New PTC's in NZ Teaching; how I see the relationship to TAI and Appraisal

Simplified version of our RTC's now called PTC's. The language seems more modern and there is a clear, concise e-learning version of how they could be applied here too. The first thing I thought was 'great, my labels all need to be remade on my blog... thanks EDUCANZ', more work on top of TAI for appraisal, actually teaching my students, the leadership and pastoral roles I already hold and the new staff member we will have in the Art department next week (yay :-) ). But in reading them, the language is better, the concepts are modernised and there is the e-learning study that CORE ED have done here too. 

What I like:

  • The overarching statements cover everything nicely and the criteria and indicators are nice clear guides:

Overarching statements

  1. Teachers play a critical role in enabling the educational achievement of all ākonga/ learners 1.
  2. The Treaty of Waitangi extends equal status and rights to Māori and Pākehā. This places a particular responsibility on all teachers in Aotearoa New Zealand to promote equitable learning outcomes.
  3. In an increasingly multi-cultural Aotearoa New Zealand, teachers need to be aware of and respect the languages, heritages and cultures of all ākonga.
  4. In Aotearoa New Zealand, the Code of Ethics / Ngā Tikanga Matatika commits certificated teachers to the highest standards of professional service in promoting the learning of those they teach.

  • You can approach it from a place  like this blog, where you detail the why, how and what of what you are doing and detail that with evidence, labelling statements and/or criteria and/or indicators appropriately

What I don't like about it:

  • Even though it says these are interdependent and overlapping, you could still turn it into a checklist for teachers to tick off. Defeating the purpose of them being interdependent and overlapping. 
  • I don't see how a teacher can construct one single TAI that is used for appraisal purposes as well as meeting these all at once and I think it is worth debating whether we should be trying to do this.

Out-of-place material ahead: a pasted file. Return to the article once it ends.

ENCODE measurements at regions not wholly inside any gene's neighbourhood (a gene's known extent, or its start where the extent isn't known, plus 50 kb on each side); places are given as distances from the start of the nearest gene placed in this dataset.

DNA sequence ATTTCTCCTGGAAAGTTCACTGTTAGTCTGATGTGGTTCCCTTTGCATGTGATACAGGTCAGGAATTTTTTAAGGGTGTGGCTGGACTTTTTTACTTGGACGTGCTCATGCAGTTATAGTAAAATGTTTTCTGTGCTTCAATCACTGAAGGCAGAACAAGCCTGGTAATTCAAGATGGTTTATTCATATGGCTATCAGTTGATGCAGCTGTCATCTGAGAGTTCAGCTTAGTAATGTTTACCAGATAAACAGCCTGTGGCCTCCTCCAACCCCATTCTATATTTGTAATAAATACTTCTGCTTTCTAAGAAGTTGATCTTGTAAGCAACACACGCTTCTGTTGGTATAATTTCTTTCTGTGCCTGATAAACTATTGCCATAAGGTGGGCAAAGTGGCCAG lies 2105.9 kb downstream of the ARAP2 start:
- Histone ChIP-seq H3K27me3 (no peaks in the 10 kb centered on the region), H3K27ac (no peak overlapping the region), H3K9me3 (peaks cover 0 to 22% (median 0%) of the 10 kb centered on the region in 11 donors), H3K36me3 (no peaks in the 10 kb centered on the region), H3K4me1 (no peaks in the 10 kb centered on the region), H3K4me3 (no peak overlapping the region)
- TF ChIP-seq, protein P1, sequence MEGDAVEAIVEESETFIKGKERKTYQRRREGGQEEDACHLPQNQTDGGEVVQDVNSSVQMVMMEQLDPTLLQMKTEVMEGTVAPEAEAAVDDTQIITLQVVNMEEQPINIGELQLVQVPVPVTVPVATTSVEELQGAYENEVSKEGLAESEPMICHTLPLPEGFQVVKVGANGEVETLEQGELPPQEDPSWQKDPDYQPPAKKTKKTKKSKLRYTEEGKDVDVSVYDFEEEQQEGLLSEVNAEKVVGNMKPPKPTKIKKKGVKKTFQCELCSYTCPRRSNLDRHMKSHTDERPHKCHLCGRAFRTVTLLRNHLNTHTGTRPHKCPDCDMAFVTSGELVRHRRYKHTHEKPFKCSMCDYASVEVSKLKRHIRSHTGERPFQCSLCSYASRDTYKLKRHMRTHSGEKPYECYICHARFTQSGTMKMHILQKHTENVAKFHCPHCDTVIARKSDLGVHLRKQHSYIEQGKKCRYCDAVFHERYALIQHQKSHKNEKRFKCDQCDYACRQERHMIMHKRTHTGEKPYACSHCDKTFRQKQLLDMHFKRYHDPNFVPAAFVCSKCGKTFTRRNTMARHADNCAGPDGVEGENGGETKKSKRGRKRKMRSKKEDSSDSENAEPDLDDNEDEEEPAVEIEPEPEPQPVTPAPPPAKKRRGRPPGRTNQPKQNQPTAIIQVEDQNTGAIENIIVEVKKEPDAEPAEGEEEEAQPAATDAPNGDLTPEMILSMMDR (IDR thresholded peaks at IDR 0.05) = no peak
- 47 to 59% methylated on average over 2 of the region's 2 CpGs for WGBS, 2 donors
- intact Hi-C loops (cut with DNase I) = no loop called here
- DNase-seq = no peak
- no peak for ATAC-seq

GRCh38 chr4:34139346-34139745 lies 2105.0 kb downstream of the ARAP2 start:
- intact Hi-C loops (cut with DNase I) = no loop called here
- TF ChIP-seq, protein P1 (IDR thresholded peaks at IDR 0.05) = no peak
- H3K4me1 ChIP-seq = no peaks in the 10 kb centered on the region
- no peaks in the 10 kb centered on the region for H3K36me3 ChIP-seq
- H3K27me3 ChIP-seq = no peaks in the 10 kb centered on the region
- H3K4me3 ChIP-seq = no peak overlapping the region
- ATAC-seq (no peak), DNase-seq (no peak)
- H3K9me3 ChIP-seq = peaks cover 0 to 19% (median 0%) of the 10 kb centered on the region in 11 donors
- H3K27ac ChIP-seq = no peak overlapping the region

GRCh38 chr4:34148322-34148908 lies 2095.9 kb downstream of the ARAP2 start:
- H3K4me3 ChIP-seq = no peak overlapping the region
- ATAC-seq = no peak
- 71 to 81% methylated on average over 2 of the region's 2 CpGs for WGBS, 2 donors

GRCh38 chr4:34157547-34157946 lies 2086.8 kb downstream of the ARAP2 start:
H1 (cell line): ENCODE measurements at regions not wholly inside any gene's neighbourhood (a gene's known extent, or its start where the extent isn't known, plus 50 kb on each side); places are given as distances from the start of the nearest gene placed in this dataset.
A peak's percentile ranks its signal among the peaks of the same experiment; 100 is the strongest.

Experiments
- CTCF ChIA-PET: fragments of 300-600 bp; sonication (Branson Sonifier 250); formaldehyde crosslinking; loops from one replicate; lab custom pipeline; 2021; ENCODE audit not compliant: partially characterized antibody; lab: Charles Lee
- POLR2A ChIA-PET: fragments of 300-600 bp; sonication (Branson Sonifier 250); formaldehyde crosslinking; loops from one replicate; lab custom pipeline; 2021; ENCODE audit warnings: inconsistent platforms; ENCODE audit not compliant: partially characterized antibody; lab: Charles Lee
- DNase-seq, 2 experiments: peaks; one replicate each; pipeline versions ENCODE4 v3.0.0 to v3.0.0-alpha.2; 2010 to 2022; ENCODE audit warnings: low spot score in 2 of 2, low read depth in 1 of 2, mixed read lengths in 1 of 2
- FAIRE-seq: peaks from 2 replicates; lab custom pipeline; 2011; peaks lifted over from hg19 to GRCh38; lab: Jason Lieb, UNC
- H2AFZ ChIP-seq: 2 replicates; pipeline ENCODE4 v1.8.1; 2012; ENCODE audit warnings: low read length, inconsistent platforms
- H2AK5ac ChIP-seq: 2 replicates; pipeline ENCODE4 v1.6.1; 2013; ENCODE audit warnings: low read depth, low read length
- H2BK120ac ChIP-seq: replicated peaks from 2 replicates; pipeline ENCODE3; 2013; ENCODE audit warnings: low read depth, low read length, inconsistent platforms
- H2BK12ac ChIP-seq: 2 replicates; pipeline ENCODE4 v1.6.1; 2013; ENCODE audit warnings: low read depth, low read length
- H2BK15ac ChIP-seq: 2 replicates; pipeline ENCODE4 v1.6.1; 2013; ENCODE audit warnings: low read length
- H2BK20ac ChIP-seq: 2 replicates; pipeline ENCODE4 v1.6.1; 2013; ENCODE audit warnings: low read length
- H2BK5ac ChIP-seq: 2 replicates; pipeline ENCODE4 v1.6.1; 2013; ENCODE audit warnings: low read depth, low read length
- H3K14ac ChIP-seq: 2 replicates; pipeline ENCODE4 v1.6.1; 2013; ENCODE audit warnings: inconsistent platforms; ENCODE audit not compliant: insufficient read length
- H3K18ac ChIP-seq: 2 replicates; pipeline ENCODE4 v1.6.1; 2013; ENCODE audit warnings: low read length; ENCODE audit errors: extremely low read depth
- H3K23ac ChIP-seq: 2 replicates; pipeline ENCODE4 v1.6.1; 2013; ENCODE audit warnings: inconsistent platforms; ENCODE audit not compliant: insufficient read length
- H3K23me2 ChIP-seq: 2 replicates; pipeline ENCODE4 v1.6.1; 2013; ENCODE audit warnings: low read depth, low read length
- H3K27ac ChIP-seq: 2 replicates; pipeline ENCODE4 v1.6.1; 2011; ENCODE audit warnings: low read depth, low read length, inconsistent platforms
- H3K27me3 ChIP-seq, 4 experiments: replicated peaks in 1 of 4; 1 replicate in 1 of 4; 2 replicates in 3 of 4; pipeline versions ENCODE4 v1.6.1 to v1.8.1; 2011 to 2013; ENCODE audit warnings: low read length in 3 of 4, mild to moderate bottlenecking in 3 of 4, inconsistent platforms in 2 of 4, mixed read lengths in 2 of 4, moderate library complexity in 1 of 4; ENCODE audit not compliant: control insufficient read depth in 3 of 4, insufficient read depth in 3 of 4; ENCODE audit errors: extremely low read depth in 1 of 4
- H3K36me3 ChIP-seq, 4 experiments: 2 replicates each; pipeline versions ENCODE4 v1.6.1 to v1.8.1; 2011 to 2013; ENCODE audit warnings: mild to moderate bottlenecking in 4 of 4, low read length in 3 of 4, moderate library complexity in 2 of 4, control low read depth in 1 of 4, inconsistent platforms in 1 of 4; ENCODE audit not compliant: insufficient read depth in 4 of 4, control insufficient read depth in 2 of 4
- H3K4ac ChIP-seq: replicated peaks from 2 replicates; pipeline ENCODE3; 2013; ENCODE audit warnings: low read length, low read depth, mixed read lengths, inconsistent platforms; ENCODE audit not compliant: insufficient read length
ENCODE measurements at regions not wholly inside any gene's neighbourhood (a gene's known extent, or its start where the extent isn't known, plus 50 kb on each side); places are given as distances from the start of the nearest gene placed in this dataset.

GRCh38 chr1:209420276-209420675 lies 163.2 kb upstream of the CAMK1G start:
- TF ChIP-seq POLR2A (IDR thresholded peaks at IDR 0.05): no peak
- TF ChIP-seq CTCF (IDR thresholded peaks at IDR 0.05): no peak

What I find interesting:

  • I'm just not convinced you need to apply one massive big TAI to the whole year to meet these, nor the old ones for that matter, and I recently had a discussion with a colleague about whether TAI should be used to demonstrate these over the course of a year long focus inquiry, or whether it should be a process that happens naturally and repeatedly because of your continual reflection on your own practise. I cannot remember who the colleague was or how the conversation came about, but my brain kept reverting back to 'but this is the direction the ministry and our school is wanting us to develop - TAI integrating with PTC's to test appraisal'. That is such a weak argument. It should not be why we do anything, because the ministry says so... (don't sack me).
So could I say no I'm not doing A TAI, to prove I meet these overarching statements, any of the criteria or key indicators, because I could probably prove every single one if I continue on like I am; posting up evidence of mini TAI's happening naturally, within the course of my teaching and leadership roles, and clearly identifying how they answer these a bit at a time. Could anyone at my school say 'you are doing that wrong, you are not competent'? Could I even be accused of failing to meet the first criterion? I wonder if your whole appraisal is based on a major TAI as we are being directed towards, we cannot manage this lofty goal?

The last time I applied for my registration, I sent the URL's for my teaching site and for this blog. All I was asked for that was extra, was a birth certificate from this millenium (why do you need to keep providing a birth certificate every three years?). Cool, much less work than jumping fences with unknown heights through the TAI system of appraisal I was initially involved in creating at my school (and I enjoyed the academic work of doing it too) .

In any case, my own TAI that I started 2017 is no longer relevant. However, several off-shoots of the TAI I started with SPARK - MIT have developed since then, that easily meet the PTC's.  The whole 'thing' has become so much bigger, but also so many more that are smaller, easier to document, more relevant to the on-ground job at hand and less 'constructed' to fit other peoples boxes, that I think we ought to be rethinking how we 'test' appraisal. One major TAI that has to be forced along and ignores the fact that TAI exists all over the place in all sorts of ways in your practice doesn't do it. But, it becomes a monstrosity or it becomes lip service. In my opinion. Having being trying to push myself through this exact concept for 2 years now. 

So for however long I can get away with it, I will not be doing a major TAI. That is my TAI. Can I document my natural processes as a teacher, leader and learner through the lens of TAI, as it happens, remain competent and still be steadily working towards our school vision of Learn, Create, Share; Actively involved learners? I would happily challenge any other professional or academic to prove that I do my students, colleagues and community a disservice by doing so.  I am also happy to be appraised separately. Any one can come in and see my teaching, go through our planning, collaboration, offer advice, make up check lists that address an appraisal of sorts. I just don't want us to be calling it a day after one major TAI for the year being constructed and isolated to do that for us. 


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